IF YOU fancy an extra pair of hands, why not take a leaf out of Dr Octopus’s book? A pair of intelligent arms should make almost any job a lot easier.
The semi-autonomous arms extend out in front of the body from the hips and are strapped to a backpack-like harness that holds the control circuitry. The prototype is the handiwork of Federico Parietti and Harry Asada of the Massachusetts Institute of Technology, who suggest that one of the first uses could be to help factory workers, or those with tricky DIY tasks to perform.
“It’s the first time I’ve seen robot arms designed to augment human abilities. It’s bold and out of keeping with anything I’ve ever seen to attach two arms to a human,” says Dave Barrett, a roboticist and mechanical engineer at Olin College in Needham, Massachusetts.
So how are the arms controlled? Parietti and Asada designed the limbs to learn and hopefully anticipate what their wearer wants. The idea is that the algorithms in charge of the limbs would first be trained to perform specific tasks.
To demonstrate what the prototype can do, a camera observed a pair of workers helping each other drill into a loose metal plate. The camera measured the distances between the tools and work surface, while feedback from sensors on the workers’ bodies tracked their movements. This taught the arms where to grab and how much force to apply, so it could then assist a lone worker to both hold the drill and secure the plate.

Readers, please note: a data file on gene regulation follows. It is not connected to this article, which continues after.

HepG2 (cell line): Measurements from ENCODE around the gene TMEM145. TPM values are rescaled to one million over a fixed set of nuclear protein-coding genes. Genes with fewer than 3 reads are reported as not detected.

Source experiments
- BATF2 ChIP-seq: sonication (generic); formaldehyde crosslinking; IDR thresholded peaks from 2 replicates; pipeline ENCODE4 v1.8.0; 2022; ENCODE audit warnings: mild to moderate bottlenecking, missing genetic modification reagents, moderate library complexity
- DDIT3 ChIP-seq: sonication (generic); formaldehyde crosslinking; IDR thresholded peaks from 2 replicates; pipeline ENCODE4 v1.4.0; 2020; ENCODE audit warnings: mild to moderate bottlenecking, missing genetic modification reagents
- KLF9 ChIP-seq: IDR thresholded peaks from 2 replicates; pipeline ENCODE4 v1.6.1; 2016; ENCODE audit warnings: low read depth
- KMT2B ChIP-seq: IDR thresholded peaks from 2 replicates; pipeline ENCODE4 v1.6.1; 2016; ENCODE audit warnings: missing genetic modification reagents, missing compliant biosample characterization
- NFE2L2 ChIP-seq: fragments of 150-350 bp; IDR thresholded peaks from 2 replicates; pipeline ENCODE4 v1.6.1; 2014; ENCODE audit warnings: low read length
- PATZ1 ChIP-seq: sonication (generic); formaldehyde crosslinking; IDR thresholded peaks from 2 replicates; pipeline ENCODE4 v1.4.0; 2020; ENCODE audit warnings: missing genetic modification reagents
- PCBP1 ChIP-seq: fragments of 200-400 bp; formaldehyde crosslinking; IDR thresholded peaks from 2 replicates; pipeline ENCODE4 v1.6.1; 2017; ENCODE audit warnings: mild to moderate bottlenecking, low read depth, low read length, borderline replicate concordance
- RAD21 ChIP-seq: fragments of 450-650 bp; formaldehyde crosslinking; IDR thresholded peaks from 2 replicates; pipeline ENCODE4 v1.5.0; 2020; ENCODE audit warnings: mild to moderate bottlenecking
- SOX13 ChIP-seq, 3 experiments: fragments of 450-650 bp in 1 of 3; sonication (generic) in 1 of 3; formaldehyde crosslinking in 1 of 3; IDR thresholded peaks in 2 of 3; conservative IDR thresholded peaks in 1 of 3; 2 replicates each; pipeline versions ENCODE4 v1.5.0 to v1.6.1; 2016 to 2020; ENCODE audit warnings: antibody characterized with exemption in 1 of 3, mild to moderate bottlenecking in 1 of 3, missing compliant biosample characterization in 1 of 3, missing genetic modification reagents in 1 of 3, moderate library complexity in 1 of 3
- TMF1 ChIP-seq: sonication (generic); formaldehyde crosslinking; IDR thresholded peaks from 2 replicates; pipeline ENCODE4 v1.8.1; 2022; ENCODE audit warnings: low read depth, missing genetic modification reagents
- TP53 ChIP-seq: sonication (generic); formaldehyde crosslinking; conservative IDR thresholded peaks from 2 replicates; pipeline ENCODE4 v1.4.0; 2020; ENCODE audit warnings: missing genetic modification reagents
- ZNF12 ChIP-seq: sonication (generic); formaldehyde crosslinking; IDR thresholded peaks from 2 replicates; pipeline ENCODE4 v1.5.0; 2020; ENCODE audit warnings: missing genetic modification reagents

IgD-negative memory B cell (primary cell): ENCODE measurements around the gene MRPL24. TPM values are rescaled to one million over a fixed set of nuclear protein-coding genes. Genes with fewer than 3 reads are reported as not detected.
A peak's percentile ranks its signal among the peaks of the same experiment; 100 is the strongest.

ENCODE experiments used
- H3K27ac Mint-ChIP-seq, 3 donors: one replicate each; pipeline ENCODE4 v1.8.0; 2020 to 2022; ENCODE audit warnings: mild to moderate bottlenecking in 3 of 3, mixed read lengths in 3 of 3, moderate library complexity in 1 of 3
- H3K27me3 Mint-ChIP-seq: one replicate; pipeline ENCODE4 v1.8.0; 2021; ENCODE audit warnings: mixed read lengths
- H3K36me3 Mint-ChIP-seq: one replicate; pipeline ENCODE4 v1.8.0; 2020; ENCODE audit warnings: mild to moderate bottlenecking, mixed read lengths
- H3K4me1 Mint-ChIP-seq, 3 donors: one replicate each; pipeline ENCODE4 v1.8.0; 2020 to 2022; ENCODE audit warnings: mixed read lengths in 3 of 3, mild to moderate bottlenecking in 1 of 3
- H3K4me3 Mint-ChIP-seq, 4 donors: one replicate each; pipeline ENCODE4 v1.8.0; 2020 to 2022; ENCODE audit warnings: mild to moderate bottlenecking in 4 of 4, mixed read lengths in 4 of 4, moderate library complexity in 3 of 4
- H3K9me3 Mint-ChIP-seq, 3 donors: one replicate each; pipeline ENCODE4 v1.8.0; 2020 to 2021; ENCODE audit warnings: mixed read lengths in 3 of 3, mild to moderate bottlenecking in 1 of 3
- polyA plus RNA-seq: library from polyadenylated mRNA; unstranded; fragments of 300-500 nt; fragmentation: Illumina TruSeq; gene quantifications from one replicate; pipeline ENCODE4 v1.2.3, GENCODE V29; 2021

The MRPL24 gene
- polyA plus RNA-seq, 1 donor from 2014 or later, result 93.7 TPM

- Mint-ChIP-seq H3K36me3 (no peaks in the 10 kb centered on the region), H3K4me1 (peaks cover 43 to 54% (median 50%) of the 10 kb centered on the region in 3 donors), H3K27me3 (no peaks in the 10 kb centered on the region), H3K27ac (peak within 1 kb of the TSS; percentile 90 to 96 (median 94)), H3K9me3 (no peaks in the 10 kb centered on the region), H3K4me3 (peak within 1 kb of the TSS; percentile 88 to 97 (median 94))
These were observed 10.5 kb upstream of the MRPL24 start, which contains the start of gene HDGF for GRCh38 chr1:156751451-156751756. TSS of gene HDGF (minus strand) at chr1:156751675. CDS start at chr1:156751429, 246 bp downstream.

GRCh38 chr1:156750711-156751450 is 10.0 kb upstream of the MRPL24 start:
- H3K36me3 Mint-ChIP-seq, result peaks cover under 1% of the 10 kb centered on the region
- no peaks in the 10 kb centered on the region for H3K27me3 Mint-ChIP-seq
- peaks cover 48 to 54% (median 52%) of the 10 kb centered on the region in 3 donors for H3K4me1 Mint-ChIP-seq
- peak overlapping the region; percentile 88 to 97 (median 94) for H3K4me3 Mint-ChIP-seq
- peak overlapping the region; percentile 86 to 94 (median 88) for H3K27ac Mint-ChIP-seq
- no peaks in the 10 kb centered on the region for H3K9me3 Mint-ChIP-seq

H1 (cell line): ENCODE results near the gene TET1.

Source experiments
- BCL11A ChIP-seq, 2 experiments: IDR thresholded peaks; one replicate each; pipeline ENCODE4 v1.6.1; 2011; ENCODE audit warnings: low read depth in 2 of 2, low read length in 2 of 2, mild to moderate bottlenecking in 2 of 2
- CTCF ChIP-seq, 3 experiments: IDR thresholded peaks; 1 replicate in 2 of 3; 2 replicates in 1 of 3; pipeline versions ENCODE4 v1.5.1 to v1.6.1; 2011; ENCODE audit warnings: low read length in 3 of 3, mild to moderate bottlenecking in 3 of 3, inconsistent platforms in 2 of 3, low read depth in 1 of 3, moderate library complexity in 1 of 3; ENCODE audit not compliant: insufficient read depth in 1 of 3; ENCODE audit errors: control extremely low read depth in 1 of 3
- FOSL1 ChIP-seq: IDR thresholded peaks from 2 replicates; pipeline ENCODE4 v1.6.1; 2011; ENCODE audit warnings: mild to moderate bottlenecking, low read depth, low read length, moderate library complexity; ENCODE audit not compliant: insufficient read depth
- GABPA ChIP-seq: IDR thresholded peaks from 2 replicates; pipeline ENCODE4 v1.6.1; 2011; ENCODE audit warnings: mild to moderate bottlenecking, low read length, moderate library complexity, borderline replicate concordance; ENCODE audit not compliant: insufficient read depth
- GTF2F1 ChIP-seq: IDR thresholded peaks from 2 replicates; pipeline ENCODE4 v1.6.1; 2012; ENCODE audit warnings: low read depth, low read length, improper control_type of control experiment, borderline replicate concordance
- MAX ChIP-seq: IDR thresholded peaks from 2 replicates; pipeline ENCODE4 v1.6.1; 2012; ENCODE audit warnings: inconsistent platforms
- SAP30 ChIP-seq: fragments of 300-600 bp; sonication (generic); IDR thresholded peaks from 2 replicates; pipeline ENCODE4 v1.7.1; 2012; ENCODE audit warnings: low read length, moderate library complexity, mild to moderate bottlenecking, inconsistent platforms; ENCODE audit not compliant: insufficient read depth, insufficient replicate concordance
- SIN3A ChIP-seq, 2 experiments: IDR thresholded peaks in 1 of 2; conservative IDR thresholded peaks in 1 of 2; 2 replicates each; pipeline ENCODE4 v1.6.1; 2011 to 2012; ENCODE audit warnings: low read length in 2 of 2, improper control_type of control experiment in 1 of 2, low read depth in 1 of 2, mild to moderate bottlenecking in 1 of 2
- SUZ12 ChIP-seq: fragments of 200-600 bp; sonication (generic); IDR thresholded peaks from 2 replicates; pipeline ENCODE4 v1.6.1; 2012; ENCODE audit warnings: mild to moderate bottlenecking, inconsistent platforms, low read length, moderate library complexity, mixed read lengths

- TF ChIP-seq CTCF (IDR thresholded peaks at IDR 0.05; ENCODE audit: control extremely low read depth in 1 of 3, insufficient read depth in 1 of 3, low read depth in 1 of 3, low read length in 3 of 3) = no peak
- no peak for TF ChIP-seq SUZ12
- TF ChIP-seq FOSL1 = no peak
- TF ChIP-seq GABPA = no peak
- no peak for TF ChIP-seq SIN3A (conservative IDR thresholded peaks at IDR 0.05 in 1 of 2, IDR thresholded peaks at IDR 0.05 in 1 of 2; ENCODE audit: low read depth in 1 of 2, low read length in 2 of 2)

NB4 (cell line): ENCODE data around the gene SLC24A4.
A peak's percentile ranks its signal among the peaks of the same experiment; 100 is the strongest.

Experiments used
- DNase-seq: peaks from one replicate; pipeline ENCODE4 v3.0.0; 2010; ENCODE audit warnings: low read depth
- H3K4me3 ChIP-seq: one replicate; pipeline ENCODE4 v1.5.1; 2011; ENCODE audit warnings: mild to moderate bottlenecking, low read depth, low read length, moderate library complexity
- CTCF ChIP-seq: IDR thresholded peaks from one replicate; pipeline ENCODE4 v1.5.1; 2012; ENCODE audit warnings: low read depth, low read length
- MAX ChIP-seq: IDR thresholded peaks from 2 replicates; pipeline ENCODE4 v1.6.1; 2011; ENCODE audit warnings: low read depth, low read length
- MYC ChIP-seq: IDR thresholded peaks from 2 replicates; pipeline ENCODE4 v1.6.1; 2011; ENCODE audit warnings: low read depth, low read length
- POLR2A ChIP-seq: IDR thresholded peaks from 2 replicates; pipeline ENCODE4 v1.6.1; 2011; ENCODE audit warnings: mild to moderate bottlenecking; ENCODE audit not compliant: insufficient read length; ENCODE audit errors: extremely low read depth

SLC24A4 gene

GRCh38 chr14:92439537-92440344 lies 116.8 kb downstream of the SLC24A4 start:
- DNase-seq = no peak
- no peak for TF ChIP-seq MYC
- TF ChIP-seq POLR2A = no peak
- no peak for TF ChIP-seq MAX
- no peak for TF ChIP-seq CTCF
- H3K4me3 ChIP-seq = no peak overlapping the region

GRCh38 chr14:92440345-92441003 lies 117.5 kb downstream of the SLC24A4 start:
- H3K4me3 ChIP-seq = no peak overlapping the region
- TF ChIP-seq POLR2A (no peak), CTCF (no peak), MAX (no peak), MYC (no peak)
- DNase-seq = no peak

If you think the idea of free-roaming robotic arms holding power tools sounds alarming, you aren’t alone. “If a robotic arm can do useful work, it can also hurt you badly,” says Barrett. “Traditionally, people are kept far away from robot arms because the arms are dangerous. The concept of strapping robotic arms onto a person is terrifying,” he says.
Parietti and Asada have tried to address some of those safety fears by building the arms from softer material. Flexible components in the robotic arm, called series elastic actuators – invented in the 1990s by Gill Pratt and Matt Williamson at MIT – mean that less damage will be done if the arms do lose control.
Dennis Hong at Virginia Tech in Blacksburg says that roboticists have spent the last 30 years attempting to make robots more rigid, but now understand they need compliance and springiness to operate safely alongside humans. He says he has never come across robotic arms designed to be worn on the body.
The limbs were described at the Dynamic Systems and Control Conference in Florida last week. Funded by Boeing, their first use could be to help workers build aircraft. The broader goal, say the researchers, is for the limbs and their users to work seamlessly so that “humans may perceive them as part of their own bodies”.
Originally Posted at www.newscientist.com.